Samsung boss lets lawyers do the talking

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Samsung Group chief Jay Y Lee arrives at a court in Seoul.
Samsung Group chief Jay Y Lee arrives at a court in Seoul.

The third-generation leader of South Korea's top conglomerate was mostly silent at his first court appearance in what has been called the "trial of the century", as his lawyers laboured to portray him as an innocent bystander in a graft scandal.

Jay Y Lee, the 48-year-old boss of Samsung, is on trial on charges including bribery and embezzlement in a scandal that led to the ouster of president Park Geun-hye.

He could spend more than 20 years in jail if convicted on all charges, including one that he pledged 43 billion won in bribes to foundations backed by Park and her confidant, Choi Soon-sil.

"The defendant, Jay Y Lee, didn't even know that the contribution was made, because that's not part of his job," his lawyer, Song Wu-cheol, told the court.

Lee had merely relayed the comments from one-on-one meetings with Park to his top lieutenant, Choi Gee-sung, he added.

Choi, a former Samsung Group vice-chairman considered a mentor to Jay Y Lee, the vice-chairman of Samsung Electronics, left the conglomerate on 1 March after it dismantled its corporate strategy office ? a nerve centre long considered an instrument for the founding Lee family's management of the companies.

Lee appeared gaunter in a white shirt and grey suit, having lost some of his C-suite polish. He was mostly expressionless at the trial, nodding occasionally when one of his attorneys reiterated his previous denials of bribe payments.

Beyond confirming personal details such as his name and occupation, Lee remained silent when the judge asked if he had anything to say in response to the charges he faces.

Lee's lawyers said the Samsung boss made financial payments in response to requests by then-president Park and sought no favours in return.

The leader of the smartphones-to-biopharmaceuticals business empire is the only founding family member among the country's most powerful conglomerates, called chaebol, to be indicted in a graft scandal that led to Park becoming South Korea's first democratically elected leader to be removed from office.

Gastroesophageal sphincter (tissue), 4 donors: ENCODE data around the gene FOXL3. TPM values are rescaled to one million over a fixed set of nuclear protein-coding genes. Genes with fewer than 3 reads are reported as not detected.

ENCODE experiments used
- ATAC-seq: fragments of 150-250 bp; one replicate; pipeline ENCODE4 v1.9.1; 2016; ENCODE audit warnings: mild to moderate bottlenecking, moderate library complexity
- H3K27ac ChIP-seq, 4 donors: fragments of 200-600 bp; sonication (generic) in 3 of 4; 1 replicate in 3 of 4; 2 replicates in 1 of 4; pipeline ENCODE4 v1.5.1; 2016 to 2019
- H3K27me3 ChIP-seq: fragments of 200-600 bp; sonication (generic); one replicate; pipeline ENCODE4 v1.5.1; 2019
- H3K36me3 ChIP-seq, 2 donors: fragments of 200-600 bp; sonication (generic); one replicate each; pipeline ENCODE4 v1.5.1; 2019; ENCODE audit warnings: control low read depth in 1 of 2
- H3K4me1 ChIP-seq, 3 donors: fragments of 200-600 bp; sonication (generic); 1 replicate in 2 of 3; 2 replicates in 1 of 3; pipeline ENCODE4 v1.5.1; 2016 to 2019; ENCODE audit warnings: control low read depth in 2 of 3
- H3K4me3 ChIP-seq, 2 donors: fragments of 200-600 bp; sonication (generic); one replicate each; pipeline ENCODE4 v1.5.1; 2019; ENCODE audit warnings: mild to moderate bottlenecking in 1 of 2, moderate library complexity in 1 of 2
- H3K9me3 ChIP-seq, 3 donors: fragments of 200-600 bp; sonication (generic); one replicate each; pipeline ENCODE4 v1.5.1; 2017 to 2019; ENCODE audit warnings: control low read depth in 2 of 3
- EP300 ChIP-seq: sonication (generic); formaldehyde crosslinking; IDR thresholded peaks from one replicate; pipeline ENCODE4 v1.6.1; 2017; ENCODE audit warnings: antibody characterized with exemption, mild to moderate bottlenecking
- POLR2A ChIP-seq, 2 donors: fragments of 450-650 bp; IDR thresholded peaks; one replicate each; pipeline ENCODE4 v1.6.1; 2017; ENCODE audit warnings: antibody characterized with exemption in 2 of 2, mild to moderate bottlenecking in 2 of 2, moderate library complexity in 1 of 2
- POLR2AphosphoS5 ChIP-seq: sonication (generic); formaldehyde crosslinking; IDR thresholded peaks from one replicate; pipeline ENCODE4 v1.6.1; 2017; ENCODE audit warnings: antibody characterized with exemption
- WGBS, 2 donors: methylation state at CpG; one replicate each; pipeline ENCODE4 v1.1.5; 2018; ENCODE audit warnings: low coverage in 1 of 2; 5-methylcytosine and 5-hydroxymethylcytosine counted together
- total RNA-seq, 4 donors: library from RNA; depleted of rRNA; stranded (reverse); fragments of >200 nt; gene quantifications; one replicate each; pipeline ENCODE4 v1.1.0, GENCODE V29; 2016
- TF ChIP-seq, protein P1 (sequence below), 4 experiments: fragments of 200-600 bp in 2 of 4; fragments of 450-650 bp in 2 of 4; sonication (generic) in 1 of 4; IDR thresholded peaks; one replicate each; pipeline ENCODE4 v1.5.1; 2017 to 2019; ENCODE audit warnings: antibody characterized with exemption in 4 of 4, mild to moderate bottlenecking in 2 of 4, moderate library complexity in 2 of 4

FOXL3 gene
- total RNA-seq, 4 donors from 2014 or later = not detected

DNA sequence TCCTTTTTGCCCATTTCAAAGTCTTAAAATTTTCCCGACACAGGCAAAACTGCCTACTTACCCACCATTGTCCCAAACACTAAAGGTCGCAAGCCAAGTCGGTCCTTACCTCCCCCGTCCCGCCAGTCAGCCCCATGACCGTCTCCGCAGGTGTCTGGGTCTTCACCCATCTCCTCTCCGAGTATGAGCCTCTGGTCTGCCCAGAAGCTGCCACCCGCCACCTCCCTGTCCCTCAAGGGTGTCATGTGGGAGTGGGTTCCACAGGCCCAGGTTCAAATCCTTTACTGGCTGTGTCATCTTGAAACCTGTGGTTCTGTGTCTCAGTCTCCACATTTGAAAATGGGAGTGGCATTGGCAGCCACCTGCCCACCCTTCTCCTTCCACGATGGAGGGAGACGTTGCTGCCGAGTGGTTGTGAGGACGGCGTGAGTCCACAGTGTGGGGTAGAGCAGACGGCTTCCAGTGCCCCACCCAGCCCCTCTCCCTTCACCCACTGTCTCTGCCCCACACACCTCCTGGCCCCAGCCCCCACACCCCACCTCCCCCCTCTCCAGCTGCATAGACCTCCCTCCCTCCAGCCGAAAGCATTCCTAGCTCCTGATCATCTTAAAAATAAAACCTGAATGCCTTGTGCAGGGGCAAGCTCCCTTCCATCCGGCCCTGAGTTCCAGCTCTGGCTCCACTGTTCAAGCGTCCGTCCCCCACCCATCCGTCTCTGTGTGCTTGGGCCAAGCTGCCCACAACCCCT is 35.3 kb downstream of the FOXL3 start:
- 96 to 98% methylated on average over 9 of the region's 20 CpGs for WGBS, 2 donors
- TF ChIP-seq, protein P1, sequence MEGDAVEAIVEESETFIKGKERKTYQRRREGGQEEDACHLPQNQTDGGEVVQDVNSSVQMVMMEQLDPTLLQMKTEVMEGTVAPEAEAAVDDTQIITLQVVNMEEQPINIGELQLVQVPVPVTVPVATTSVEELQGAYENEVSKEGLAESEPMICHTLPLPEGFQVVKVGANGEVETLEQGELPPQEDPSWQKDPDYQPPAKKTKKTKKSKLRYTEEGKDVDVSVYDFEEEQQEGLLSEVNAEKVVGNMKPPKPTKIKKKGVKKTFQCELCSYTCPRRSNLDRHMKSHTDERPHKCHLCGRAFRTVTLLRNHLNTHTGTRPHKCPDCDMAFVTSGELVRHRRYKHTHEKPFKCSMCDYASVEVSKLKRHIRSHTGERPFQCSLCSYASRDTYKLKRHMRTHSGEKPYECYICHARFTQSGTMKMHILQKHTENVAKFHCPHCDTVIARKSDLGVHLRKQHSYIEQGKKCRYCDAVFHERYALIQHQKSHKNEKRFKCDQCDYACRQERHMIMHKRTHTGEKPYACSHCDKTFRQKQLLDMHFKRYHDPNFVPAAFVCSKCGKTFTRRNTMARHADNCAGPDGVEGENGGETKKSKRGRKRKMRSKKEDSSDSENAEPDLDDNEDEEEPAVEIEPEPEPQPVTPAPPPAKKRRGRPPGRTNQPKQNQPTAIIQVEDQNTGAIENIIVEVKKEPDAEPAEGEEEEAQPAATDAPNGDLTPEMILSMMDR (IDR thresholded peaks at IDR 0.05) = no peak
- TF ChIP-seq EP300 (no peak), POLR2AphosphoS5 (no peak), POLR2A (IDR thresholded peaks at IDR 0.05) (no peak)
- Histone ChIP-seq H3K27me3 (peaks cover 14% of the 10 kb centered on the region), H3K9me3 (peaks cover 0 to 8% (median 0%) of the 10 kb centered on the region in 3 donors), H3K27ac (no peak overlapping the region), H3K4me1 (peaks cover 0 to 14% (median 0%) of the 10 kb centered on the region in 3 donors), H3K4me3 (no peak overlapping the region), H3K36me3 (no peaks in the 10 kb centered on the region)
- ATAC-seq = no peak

Park was arrested on charges such as colluding with Choi to pressure businesses such as Samsung to contribute to foundations that backed her administration's policy initiatives.

The defence team said Lee and other former and current Samsung executives felt threatened in their interactions with Choi Soon-sil as Samsung provided financial support.

Prosecution evidence showed president Park rebuked Jay Y Lee during a July 2015 meeting over inadequate support for the equestrian community.

"Do you know what will happen to the company if the president keeps getting angry?" former Samsung Electronics president Park Sang-jin quoted Jay Y Lee as saying, in a document presented by the prosecution.

During a September 2014 meeting with Lee, president Park Geun-hye had asked for Samsung Group to take over as the main sponsor of the Korea Equestrian Federation. Park Sang-jin took over as federation head in March 2015.

But the special prosecution says Lee actively curried Park's favour to cement his control of the family business empire.

"We have secured enough evidence proving that defendant Lee Jae-yong made improper requests to the president," said Park Young-soo, the special prosecutor, referring to the Samsung leader by his Korean name.

Lee sought Park's help in maximising his control of the Samsung companies at the lowest possible cost, he added.

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